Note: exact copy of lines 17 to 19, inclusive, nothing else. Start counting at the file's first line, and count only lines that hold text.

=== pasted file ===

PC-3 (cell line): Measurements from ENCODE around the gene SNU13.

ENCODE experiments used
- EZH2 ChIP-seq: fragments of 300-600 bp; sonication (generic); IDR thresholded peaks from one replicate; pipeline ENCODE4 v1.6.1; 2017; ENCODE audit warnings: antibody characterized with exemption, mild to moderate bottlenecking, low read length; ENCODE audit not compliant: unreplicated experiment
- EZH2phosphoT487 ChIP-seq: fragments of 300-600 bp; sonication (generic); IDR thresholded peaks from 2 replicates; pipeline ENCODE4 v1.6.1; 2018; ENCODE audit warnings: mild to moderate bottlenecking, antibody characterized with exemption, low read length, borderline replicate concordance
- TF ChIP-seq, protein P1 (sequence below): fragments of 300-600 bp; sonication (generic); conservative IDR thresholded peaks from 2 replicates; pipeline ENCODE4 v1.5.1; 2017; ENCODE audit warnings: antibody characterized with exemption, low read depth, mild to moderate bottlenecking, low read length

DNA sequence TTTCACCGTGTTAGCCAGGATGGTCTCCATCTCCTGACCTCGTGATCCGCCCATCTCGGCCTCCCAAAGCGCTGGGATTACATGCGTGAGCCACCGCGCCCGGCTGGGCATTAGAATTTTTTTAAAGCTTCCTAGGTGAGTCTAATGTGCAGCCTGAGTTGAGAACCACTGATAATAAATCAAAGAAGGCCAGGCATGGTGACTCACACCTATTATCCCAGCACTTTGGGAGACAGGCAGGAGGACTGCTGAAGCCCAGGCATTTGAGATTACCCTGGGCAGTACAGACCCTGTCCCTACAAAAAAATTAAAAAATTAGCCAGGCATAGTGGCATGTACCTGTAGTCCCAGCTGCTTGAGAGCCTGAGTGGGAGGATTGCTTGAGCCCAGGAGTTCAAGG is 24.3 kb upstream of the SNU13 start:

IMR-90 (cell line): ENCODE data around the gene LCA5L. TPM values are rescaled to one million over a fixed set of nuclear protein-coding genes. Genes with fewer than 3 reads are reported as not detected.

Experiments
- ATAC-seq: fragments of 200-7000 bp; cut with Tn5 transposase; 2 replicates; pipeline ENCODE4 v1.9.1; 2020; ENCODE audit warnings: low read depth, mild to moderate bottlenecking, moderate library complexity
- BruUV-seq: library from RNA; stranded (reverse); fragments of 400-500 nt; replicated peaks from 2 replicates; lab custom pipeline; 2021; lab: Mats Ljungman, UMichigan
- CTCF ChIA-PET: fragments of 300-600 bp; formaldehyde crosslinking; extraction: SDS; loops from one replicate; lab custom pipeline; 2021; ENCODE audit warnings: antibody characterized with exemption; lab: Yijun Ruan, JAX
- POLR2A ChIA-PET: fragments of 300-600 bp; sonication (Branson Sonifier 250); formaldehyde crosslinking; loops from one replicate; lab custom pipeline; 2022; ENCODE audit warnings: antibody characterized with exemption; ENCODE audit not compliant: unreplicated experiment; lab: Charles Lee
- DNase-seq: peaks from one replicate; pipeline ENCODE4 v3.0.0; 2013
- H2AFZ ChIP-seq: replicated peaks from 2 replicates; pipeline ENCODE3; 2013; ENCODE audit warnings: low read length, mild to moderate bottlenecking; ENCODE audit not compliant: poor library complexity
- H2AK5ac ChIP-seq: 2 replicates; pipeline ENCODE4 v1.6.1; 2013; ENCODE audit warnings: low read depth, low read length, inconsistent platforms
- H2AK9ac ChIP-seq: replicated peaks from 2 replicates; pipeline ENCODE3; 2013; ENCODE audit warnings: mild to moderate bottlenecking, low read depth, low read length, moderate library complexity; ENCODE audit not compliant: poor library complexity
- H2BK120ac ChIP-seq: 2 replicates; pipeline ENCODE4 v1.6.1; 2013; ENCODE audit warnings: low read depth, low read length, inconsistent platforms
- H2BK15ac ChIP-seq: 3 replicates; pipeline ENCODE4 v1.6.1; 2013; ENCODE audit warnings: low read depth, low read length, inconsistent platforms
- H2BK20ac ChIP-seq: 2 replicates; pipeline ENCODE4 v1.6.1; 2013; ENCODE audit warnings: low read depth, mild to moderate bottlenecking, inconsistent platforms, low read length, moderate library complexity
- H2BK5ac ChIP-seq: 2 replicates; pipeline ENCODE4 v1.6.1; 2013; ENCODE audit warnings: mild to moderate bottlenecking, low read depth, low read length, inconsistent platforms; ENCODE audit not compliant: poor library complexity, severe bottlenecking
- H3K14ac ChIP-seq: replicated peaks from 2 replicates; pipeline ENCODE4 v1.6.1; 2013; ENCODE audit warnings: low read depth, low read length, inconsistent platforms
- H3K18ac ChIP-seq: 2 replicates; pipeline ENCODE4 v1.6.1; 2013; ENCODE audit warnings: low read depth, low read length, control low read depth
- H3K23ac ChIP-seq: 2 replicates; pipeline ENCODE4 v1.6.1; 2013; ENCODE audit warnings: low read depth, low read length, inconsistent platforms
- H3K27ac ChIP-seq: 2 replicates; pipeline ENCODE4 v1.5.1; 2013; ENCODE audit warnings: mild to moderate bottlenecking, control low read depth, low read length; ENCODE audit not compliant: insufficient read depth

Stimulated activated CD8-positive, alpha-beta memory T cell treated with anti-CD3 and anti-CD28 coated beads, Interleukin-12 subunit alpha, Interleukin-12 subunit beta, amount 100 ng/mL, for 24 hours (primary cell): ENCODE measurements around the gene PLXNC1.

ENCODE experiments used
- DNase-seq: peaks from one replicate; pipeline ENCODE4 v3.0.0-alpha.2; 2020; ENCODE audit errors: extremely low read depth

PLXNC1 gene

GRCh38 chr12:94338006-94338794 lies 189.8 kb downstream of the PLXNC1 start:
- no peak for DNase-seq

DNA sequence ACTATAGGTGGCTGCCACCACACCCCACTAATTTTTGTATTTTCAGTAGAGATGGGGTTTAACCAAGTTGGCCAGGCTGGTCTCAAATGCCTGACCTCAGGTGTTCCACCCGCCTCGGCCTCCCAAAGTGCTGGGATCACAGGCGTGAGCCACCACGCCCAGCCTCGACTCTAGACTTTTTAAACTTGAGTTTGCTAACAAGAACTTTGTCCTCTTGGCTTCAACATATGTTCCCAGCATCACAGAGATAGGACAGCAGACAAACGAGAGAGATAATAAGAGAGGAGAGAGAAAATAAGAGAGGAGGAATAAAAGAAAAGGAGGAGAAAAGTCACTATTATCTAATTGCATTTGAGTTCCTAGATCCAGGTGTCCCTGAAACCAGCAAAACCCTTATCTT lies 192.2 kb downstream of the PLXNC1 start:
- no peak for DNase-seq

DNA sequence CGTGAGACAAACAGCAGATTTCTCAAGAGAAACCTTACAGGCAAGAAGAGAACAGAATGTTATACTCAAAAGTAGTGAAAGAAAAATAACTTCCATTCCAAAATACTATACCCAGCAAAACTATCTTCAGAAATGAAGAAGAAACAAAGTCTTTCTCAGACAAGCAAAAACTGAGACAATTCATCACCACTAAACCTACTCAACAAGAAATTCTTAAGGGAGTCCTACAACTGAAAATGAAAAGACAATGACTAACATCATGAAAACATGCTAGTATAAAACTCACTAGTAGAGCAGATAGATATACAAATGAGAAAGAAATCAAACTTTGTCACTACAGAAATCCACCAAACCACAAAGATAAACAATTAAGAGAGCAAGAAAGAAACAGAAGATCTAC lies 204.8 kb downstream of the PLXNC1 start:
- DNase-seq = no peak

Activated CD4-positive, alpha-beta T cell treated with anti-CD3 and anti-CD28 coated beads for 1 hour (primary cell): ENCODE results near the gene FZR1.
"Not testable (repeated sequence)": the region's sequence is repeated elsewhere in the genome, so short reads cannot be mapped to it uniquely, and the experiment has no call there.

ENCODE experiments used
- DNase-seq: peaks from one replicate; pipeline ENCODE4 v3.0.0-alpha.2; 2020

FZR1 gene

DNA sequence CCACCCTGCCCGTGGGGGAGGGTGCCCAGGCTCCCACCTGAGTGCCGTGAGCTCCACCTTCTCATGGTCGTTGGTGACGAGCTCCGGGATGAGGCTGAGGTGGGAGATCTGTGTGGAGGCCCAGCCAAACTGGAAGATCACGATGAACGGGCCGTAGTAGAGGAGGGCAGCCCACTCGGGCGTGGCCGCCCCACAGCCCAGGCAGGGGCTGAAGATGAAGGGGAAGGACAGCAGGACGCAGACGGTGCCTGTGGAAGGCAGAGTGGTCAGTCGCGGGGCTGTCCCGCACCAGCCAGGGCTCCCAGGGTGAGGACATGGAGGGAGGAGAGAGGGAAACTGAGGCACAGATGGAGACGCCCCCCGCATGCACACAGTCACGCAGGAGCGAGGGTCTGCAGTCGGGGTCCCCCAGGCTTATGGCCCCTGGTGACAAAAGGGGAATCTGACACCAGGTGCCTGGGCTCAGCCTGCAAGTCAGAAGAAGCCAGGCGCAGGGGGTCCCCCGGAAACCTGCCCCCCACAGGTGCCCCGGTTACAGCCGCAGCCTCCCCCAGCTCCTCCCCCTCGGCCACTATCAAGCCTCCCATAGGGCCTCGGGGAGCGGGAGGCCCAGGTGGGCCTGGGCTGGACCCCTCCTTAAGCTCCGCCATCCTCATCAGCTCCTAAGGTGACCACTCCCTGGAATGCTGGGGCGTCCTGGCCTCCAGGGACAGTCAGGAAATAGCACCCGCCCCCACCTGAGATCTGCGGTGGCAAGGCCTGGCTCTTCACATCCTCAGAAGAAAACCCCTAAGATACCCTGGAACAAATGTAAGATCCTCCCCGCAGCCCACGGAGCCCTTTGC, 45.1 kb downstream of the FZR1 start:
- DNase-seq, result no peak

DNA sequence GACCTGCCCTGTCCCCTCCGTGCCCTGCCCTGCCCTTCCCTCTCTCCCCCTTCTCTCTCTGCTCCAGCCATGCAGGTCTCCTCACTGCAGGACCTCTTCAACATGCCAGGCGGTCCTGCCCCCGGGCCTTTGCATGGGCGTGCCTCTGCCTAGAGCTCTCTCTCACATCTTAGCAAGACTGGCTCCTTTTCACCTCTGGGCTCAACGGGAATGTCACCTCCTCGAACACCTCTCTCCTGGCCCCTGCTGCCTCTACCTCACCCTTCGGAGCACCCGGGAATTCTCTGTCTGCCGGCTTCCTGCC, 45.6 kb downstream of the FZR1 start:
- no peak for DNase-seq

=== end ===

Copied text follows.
- H2BK120ac ChIP-seq: 2 replicates; pipeline ENCODE4 v1.6.1; 2013; ENCODE audit warnings: low read depth, low read length, inconsistent platforms
- H2BK15ac ChIP-seq: 3 replicates; pipeline ENCODE4 v1.6.1; 2013; ENCODE audit warnings: low read depth, low read length, inconsistent platforms
- H2BK20ac ChIP-seq: 2 replicates; pipeline ENCODE4 v1.6.1; 2013; ENCODE audit warnings: low read depth, mild to moderate bottlenecking, inconsistent platforms, low read length, moderate library complexity